The glycol ethers noted above are available on a commercial basis from The Dow Chemical Company, Midland, Mich., under the trademark DOWANOLŪ.
The silicone emulsion includes a dispersed phase which is the polydiorganosiloxane and a continuous phase of water. Nonionic, anionic, or cationic surfactants can be used to make the silicone emulsion. The silicone emulsion can be made mechanically or it can be made by emulsion polymerization. The most preferred silicone emulsion according to the invention is the anionic silicone emulsion described in detail in U.S. Pat. No. 4,221,688, issued Sep. 9, 1980, which is incorporated herein by reference. Generally, the emulsion has a pH in the range of 9 to 11.5, and includes a continuous phase which is water, and a dispersed phase which is an anionically stabilized hydroxylated polydiorganosiloxane and a colloidal silica.
The silicone polymer of the emulsion is a linear species having an average of about two silicon bonded hydroxyls per molecule. These polymers have a weight average molecular weight of at least about 5,000 and up to about 1,000,000, but preferably in the range of 200,000 to about 700,000.
Anionic surfactants including alkali metal salts of sulfonic acid are employed, and nonionic emulsifying agents may be used in conjunction with the anionic surfactant, although the presence of a nonionic emulsifier is not a requirement. This silicone emulsion forms an elastomeric product upon removal of water under ambient conditions. More desirable elastomeric products can be obtained by including in the emulsion a diorganotindicarboxylate such as dioctyltindilaurate.
The emulsion may contain from 1 to 80 percent by weight of the dispersed phase, and from 20 to 99 percent by weight of the continuous phase. Preferably, the emulsion contains from 25 to 60 percent by weight of the dispersed phase, and from 30 to 75 percent by weight of the continuous phase.
The dimer of the two alkoxy functional silanes and methods of preparing the dimer are described in detail in U.S. Pat. No. 5,205,860, issued Apr. 27, 1993, which is incorporated herein by reference. For instance, in Example I of the '860 patent, a dimer was prepared by combining 2.7 moles of methyltrimethoxysilane, 1.4 moles of N-(2-aminoethyl)-3-aminopropyltrimethoxysilane, and 1.8 moles of water. Stripping of methanol yielded a dimer which was stable upon dilution in water.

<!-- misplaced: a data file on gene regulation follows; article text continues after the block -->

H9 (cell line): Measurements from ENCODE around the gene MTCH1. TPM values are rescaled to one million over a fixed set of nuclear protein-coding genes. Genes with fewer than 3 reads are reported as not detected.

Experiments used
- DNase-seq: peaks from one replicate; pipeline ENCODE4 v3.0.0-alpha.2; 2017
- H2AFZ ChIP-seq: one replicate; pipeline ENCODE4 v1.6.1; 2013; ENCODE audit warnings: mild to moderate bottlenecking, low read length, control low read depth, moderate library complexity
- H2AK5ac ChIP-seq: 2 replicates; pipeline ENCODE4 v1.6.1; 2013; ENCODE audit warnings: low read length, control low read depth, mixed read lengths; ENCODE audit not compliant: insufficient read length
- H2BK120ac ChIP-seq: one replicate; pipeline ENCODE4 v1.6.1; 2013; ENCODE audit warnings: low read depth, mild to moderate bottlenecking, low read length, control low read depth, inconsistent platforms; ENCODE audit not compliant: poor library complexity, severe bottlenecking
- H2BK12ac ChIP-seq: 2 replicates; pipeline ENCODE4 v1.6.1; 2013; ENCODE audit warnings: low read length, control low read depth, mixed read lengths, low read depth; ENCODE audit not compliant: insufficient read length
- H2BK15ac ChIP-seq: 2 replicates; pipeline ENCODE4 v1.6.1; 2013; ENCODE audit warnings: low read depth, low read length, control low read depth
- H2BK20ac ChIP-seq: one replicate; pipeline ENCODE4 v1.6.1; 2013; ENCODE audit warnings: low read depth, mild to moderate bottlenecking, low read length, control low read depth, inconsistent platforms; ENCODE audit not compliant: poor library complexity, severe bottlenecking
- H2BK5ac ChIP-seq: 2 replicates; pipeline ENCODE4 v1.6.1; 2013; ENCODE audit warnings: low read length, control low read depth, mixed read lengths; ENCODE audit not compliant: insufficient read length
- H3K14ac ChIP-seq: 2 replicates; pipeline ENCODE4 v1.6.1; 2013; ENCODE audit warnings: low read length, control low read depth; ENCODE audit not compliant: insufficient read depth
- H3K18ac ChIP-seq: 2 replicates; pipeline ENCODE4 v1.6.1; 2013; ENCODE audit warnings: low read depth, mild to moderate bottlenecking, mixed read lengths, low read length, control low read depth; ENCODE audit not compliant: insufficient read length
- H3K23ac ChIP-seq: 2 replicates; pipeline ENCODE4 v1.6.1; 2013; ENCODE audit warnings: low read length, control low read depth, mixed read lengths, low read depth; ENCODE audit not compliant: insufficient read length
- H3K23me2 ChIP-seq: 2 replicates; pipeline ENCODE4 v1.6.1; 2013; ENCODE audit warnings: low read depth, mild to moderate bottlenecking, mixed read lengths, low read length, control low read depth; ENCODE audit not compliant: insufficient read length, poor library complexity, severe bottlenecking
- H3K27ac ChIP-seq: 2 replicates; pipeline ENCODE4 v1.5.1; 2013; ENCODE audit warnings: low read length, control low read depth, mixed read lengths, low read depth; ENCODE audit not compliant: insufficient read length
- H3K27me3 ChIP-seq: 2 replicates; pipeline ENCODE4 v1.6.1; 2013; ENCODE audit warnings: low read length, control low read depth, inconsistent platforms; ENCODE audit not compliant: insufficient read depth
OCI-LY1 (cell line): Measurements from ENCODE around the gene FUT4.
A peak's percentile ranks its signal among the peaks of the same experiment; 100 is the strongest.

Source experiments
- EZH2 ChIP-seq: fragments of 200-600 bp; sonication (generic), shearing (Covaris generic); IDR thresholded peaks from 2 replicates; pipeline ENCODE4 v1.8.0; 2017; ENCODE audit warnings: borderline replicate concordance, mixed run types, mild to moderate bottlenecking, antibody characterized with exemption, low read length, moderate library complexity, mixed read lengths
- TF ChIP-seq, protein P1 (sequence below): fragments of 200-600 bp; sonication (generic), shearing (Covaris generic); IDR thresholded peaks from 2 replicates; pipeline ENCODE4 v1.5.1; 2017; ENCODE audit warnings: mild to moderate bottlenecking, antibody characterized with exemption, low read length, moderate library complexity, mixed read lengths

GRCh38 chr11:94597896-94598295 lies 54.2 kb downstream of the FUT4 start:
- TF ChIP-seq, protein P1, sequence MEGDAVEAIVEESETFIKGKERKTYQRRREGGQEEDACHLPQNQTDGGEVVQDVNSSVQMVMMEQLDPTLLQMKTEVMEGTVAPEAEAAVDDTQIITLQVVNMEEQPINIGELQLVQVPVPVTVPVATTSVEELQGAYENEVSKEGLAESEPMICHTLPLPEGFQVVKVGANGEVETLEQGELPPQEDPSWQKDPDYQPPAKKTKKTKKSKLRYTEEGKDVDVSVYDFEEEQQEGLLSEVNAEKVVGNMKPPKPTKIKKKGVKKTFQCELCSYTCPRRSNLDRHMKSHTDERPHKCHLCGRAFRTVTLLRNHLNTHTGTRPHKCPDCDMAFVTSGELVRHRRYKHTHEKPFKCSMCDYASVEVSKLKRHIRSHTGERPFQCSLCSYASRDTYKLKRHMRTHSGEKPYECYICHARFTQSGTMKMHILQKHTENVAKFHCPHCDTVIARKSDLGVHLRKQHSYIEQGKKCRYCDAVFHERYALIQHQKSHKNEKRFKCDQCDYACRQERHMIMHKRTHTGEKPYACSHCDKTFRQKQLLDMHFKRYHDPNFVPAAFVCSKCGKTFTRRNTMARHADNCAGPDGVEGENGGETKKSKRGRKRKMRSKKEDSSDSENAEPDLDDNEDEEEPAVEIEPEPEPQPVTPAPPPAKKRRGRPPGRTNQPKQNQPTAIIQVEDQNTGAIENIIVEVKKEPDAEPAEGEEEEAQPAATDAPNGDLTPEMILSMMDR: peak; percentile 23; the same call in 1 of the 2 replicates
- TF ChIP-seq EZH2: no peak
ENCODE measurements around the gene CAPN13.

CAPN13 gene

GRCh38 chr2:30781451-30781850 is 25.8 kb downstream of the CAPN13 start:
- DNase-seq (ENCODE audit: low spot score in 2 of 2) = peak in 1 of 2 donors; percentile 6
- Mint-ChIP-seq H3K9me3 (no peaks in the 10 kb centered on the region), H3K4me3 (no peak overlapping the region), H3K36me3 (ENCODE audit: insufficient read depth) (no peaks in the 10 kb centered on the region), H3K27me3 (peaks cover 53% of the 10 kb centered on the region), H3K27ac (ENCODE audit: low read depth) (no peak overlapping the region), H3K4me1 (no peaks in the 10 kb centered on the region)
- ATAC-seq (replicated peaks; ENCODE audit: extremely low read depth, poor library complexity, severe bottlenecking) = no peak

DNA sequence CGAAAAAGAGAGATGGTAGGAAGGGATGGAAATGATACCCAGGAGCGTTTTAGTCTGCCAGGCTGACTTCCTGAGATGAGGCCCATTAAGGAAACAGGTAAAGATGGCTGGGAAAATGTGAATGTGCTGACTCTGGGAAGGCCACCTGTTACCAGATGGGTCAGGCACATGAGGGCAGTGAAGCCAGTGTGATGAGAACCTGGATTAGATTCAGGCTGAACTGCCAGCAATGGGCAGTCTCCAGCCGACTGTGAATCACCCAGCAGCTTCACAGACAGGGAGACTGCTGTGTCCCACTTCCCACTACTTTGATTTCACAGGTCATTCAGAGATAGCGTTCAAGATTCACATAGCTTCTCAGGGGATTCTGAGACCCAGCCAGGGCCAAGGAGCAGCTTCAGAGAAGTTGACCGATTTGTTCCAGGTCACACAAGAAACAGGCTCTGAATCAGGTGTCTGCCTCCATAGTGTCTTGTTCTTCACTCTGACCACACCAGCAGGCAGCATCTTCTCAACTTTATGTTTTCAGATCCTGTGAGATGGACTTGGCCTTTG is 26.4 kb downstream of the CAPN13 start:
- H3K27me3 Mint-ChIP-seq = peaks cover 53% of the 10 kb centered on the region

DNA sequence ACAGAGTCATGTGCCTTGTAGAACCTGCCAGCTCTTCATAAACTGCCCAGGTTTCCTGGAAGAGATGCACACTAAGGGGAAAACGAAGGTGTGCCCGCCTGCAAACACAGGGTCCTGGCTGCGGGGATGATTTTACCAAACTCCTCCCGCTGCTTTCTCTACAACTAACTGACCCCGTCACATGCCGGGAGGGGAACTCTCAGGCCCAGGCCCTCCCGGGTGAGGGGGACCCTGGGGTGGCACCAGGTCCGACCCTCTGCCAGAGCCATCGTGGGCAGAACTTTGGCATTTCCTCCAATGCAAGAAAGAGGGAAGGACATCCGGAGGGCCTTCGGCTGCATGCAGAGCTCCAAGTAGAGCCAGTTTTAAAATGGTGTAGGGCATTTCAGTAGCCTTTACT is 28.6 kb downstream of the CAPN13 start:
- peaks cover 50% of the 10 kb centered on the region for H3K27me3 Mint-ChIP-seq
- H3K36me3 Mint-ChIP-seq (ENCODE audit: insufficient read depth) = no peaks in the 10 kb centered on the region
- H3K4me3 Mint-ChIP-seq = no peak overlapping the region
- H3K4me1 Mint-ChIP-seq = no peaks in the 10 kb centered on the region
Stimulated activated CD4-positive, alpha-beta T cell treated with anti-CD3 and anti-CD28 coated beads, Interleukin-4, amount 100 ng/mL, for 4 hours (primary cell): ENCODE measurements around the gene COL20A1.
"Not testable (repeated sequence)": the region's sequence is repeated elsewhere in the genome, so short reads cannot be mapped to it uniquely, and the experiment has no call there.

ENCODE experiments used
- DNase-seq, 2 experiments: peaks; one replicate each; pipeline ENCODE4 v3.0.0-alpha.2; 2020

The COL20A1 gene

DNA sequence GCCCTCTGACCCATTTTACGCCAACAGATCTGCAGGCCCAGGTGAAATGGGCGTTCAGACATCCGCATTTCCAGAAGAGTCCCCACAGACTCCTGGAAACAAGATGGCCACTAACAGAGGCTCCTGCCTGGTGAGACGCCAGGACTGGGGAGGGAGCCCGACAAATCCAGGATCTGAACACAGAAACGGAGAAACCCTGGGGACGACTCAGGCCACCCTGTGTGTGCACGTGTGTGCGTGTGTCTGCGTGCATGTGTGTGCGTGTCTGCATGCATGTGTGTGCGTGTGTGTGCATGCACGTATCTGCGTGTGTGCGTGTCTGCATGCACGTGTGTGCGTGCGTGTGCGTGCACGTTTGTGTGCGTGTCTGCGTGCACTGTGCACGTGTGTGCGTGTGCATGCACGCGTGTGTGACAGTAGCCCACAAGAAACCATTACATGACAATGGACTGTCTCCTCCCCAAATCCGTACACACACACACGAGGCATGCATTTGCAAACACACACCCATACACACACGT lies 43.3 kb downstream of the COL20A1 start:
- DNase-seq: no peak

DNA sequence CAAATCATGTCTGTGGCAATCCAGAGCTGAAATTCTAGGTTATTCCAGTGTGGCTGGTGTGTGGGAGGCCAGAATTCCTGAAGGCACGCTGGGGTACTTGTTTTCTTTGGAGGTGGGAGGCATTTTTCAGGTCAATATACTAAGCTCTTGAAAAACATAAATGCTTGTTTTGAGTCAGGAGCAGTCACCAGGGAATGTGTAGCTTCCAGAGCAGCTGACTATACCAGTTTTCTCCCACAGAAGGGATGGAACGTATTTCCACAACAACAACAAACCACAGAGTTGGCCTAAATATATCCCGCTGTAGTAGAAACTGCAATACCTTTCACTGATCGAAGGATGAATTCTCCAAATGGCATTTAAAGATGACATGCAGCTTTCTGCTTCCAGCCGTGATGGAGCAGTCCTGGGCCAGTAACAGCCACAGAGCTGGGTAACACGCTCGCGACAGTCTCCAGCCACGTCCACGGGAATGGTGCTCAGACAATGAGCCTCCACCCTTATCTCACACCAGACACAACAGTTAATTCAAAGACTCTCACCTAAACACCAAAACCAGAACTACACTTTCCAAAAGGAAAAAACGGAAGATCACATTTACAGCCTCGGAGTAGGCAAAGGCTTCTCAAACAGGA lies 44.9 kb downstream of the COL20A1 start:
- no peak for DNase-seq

The silicone release agent of the invention can be applied to various hard impermeable surface made of materials such as metal, glass, plastic, painted surfaces, glazed tile, and formica. Specific areas of application of the silicone release agent can include chrome vehicle parts such as bumpers and grills, painted vehicle surfaces and parts, windows, furniture, siding, paneling, countertops, appliances, bathroom and kitchen tiles, toilet bowls, sinks, bathtubs, showers, drainboards, containers, trays, metal parts, and metal plates.
Generally, the silicone release agent can be applied to any hard impermeable surface where it is desired to impart to the surface an easy to clean nonstick surface. After the silicone release agent has been applied to the surface by spraying or rubbing, and wiped or allowed to dry, the treated surface is easier to clean and does not require as much scouring, scraping, or soaking. Treated surfaces contain a slick surface which stays cleaner longer and maintenance is easier. A practical use of the silicone release agent is for the treatment of the front areas of an automobile to facilitate the cleaning of bugs, dirt, and road grime.
The invention is further illustrated in more detail in the following examples.
A release agent according to the present invention was prepared by using a "dimer" of two alkoxy functional silanes. This "dimer" was prepared according to Example I in U.S. Pat. No. 5,205,860 by combining 2.7 moles of methyltrimethoxysilane, 1.4 moles of N-(2-aminoethyl)-3-aminopropyltrimethoxysilane, and 1.8 moles of water. Stripping of methanol yielded a stable product.
Three parts of the "dimer" prepared in Example I above, were combined with 94 parts of water and then three parts of the anionic silicone emulsion described in U.S. Pat. No. 4,221,688. The dispersed phase of the emulsion contained an anionically stabilized hydroxylated polydiorganosiloxane having a weight average molecular weight of about 140,000. The dimer, water, and the anionic silicone emulsion were blended together to form a homogeneous release agent.
The release agent of Example II was applied to the surface of a clean, acrylic clear-coated, dark blue automotive paint panel by wiping with an absorbent cloth. The surface was wiped dry with an absorbent cloth. The treated area of the painted panel was observed to be significantly slicker in feeling, without being wet or oily, when compared to a portion of the painted panel which was left untreated. It was also noted that the surface was more glossy but not smeary or greasy.